ES: It’s become my regular life. Being at home is more foreign to me now. I think that in the beginning it is difficult to get a handle on what your reality is. But now I am fully immersed in it and touring is my life.  Sure, I’ve missed births and weddings and sometimes it can be tough. Especially when you can’t see your family too often (and now that my parents have moved back to Hong Kong it’s an even bigger challenge!). I’ve always been a traveler and I think that I have a harder time staying in one place for a long time. But it’s not a case of running away. I’ve always believed in trying to experience as much as possible in my life. This is our gift as a human being. If I didn’t think of it this way, I’d have a really hard time. You have to make that choice and believe me, it’s NOT for everyone.

LZ: Gogol Bordello differs from other bands in that a) there are so many of you and b) you all come from such varied and diverse backgrounds. Do you think this diversity influences your music? Does Eugene (Hutz) write most of the music or is it a collaborative effort?

ES: The diversity ABSOLUTELY influences the music directly! It’s a collaborative effort but Eugene usually starts the process with creating the melody on the guitar with his lyrics (he’s always writing) and then the rest of the band adds on top.

LZ: Speaking of having so many members, are you all on the same bus while on tour? Is there anything you do to keep your sanity/personal space?

ES: Now, we are all on the same bus. We’ve been touring for so long we are a true family. It’s great fun and constantly inspiring. I have little projects I like to do while I’m on the road, whether it’s trying to learn a new language or just researching on works.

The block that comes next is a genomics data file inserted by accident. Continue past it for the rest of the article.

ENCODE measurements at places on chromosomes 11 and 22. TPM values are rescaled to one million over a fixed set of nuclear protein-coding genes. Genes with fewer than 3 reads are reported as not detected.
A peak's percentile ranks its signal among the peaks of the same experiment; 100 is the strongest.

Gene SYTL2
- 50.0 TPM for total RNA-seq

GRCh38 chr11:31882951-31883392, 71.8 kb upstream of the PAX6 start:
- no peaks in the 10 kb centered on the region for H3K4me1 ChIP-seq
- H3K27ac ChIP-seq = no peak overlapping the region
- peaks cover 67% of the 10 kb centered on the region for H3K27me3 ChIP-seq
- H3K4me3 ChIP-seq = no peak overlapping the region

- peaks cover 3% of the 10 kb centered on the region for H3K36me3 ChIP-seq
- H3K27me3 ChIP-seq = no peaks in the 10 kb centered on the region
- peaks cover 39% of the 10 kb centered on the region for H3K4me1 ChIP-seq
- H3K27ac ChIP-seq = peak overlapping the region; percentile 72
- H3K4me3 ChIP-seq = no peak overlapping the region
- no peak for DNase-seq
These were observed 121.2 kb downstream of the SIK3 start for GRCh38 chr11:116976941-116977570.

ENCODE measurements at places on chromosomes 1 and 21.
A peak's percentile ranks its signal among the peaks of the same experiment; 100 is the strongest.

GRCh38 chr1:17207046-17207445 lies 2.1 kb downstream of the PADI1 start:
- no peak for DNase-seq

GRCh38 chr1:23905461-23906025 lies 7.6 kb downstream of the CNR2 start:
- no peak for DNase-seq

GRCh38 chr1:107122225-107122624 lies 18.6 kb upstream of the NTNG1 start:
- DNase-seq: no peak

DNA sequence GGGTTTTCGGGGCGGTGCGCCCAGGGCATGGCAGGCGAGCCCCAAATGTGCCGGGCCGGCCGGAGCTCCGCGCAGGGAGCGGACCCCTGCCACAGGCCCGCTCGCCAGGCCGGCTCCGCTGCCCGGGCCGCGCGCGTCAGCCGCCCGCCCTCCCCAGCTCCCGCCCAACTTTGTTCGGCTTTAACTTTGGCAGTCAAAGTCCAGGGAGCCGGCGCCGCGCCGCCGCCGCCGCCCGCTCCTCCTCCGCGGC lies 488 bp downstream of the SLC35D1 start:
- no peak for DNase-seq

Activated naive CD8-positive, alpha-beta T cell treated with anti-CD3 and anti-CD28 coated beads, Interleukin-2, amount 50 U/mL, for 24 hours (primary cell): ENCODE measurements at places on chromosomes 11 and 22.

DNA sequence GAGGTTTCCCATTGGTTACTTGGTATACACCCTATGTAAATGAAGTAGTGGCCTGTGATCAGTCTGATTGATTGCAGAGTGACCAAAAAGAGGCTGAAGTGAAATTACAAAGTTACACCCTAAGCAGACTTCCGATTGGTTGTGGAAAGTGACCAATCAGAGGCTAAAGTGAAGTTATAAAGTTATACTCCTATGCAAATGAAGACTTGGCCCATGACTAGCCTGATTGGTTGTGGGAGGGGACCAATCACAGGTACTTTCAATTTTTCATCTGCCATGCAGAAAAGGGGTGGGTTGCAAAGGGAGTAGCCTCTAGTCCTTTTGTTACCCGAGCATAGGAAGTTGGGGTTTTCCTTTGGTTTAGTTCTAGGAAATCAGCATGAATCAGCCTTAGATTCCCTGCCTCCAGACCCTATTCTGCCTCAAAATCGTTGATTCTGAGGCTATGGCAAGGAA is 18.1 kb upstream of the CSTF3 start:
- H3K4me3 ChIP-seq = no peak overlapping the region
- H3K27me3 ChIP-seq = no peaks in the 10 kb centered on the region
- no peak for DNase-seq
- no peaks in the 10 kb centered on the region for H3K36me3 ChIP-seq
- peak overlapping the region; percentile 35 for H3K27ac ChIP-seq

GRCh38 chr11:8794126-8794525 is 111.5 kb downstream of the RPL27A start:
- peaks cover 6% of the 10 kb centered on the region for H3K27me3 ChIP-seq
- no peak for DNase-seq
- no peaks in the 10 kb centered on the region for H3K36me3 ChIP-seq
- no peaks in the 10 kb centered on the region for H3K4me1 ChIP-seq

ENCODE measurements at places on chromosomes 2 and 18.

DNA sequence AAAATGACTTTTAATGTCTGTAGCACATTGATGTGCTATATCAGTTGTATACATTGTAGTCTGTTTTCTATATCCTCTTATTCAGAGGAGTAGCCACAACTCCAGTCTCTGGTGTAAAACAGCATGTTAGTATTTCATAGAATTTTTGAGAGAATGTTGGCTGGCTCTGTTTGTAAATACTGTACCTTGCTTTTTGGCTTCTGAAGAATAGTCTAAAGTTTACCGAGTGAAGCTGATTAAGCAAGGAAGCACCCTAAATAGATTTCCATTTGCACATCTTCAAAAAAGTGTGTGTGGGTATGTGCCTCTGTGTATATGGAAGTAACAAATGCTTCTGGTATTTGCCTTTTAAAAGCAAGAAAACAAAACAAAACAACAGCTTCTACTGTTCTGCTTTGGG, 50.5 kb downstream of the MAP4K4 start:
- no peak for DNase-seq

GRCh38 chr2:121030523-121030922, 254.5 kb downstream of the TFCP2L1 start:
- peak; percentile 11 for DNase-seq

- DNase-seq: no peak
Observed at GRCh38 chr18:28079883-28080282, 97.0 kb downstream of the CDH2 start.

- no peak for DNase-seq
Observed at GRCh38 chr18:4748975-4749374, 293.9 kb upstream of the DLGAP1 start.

LZ: How has the band changed over the years?

ES: Our sound is becoming more and more diverse. Everyone in the band is constantly finding new music, so fresh ideas are always flowing. I think it’s very important to think outside of the comfort zone, to challenge yourself each day to a different experience. Perhaps, the theatrical aspect of the show has changed a little. The show is more focused on the music. Which is the whole point of it all.

LZ: You’ve been almost everywhere on this planet, where are some of your favorite places and why?

ES: South America and the Mediterranean. I find the people in both of these areas to be more relaxed about life in general. Every meal seems to have such a celebratory aspect to it. Unfortunately, today in many places, meals are stuffed into the mouth whilst walking towards the subway. I guess I like to take my time with everything…

The response to music and art is also very celebratory too which is such a joy when we get to perform out there.

LZ: When you aren’t on tour, what are you doing besides resting?

ES: I usually take dance classes at Alvin Ailey and always try to take some kind of percussion class. It’s so important for me to take these classes so I can find new ideas and gain a fresher prospective on my work .

LZ: If you’d never met Eugene, what do you think you’d be doing instead?

ES: I’d be traveling on a horse bareback across the Mongolian desert with a back pack of percussive toys, vodka and listening to Amalia Rodriguez on my ipod.

Elizabeth Sun is the backup singer/dancer/percussionist and only female member of gypsy punk band Gogol Bordello.




Lori Zimmer

Jonathan Grassi Photography

Special thanks to Lori Zimmer & Jonathan Grassi for their collaboration with PMc Magazine.  The original interview can be found on”the Who You Know Tumblr blog by Lori Zimmer & Jonathan Grassi.

Elizabeth Sun interviewed by Lori Zimmer

Written by Lori Zimmer

Edited by Lori Zimmer and Tyler Malone

Photography by Jonathan Grassi

Design by Marie Havens


Page 1/Cover:

Elizabeth Sun, NYC, 2010, Photography by Jonathan Grassi

Page 2:

Elizabeth Sun, NYC, 2010, Photography by Jonathan Grassi

Page 3:

Elizabeth Sun, NYC, 2010, Photography by Jonathan Grassi

Page 4:

Elizabeth Sun, NYC, 2010, Photography by Jonathan Grassi

read the complete article